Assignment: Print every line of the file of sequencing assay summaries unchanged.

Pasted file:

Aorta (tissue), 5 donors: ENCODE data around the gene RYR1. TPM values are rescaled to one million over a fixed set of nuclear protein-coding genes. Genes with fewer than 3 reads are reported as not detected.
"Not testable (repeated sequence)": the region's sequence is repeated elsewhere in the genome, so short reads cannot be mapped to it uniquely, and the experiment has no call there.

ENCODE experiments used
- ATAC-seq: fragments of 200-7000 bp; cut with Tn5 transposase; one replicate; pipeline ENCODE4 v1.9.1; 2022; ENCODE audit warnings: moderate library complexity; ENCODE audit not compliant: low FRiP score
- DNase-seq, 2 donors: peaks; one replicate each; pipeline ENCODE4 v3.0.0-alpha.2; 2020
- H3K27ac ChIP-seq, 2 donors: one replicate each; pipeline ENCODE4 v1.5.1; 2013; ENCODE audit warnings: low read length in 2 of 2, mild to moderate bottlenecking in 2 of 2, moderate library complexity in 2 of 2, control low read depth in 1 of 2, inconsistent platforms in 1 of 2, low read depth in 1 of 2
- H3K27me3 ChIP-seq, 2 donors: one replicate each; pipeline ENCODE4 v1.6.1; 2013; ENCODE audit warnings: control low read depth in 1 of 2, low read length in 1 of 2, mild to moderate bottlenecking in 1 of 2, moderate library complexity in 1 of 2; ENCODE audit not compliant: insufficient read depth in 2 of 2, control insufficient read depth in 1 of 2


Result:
Aorta (tissue), 5 donors: ENCODE data around the gene RYR1. TPM values are rescaled to one million over a fixed set of nuclear protein-coding genes. Genes with fewer than 3 reads are reported as not detected.
"Not testable (repeated sequence)": the region's sequence is repeated elsewhere in the genome, so short reads cannot be mapped to it uniquely, and the experiment has no call there.

ENCODE experiments used
- ATAC-seq: fragments of 200-7000 bp; cut with Tn5 transposase; one replicate; pipeline ENCODE4 v1.9.1; 2022; ENCODE audit warnings: moderate library complexity; ENCODE audit not compliant: low FRiP score
- DNase-seq, 2 donors: peaks; one replicate each; pipeline ENCODE4 v3.0.0-alpha.2; 2020
- H3K27ac ChIP-seq, 2 donors: one replicate each; pipeline ENCODE4 v1.5.1; 2013; ENCODE audit warnings: low read length in 2 of 2, mild to moderate bottlenecking in 2 of 2, moderate library complexity in 2 of 2, control low read depth in 1 of 2, inconsistent platforms in 1 of 2, low read depth in 1 of 2
- H3K27me3 ChIP-seq, 2 donors: one replicate each; pipeline ENCODE4 v1.6.1; 2013; ENCODE audit warnings: control low read depth in 1 of 2, low read length in 1 of 2, mild to moderate bottlenecking in 1 of 2, moderate library complexity in 1 of 2; ENCODE audit not compliant: insufficient read depth in 2 of 2, control insufficient read depth in 1 of 2